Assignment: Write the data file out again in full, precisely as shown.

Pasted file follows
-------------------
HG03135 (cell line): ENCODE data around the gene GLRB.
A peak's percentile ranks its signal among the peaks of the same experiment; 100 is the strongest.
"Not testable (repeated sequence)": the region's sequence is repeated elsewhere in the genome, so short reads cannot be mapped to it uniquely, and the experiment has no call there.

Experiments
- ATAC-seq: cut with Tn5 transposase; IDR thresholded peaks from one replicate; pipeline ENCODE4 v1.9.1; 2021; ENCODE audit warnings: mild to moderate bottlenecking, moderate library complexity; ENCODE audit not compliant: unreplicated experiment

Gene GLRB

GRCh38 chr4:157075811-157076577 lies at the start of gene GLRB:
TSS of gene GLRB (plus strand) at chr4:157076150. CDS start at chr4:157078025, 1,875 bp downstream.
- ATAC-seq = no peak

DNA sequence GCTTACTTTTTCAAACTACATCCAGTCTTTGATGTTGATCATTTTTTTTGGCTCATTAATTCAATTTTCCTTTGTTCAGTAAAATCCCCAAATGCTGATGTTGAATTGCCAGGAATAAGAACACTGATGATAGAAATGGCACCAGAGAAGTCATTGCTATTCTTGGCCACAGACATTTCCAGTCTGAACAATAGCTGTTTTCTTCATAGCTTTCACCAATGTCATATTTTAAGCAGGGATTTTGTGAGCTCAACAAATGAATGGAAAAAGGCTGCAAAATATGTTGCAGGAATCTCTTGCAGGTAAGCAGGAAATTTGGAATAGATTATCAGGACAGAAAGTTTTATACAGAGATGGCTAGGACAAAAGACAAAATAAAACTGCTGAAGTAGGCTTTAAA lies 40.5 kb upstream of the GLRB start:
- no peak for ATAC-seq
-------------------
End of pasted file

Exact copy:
HG03135 (cell line): ENCODE data around the gene GLRB.
A peak's percentile ranks its signal among the peaks of the same experiment; 100 is the strongest.
"Not testable (repeated sequence)": the region's sequence is repeated elsewhere in the genome, so short reads cannot be mapped to it uniquely, and the experiment has no call there.

Experiments
- ATAC-seq: cut with Tn5 transposase; IDR thresholded peaks from one replicate; pipeline ENCODE4 v1.9.1; 2021; ENCODE audit warnings: mild to moderate bottlenecking, moderate library complexity; ENCODE audit not compliant: unreplicated experiment

Gene GLRB

GRCh38 chr4:157075811-157076577 lies at the start of gene GLRB:
TSS of gene GLRB (plus strand) at chr4:157076150. CDS start at chr4:157078025, 1,875 bp downstream.
- ATAC-seq = no peak

DNA sequence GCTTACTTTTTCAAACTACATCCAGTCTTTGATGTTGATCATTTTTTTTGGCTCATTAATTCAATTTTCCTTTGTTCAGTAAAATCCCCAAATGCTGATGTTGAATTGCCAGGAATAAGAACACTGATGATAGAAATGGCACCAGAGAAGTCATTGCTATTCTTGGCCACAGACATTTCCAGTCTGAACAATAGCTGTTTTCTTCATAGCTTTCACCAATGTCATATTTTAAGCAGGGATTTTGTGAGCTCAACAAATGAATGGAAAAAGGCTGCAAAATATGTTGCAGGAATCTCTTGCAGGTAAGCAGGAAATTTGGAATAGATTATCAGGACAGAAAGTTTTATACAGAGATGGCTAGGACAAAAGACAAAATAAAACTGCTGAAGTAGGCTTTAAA lies 40.5 kb upstream of the GLRB start:
- no peak for ATAC-seq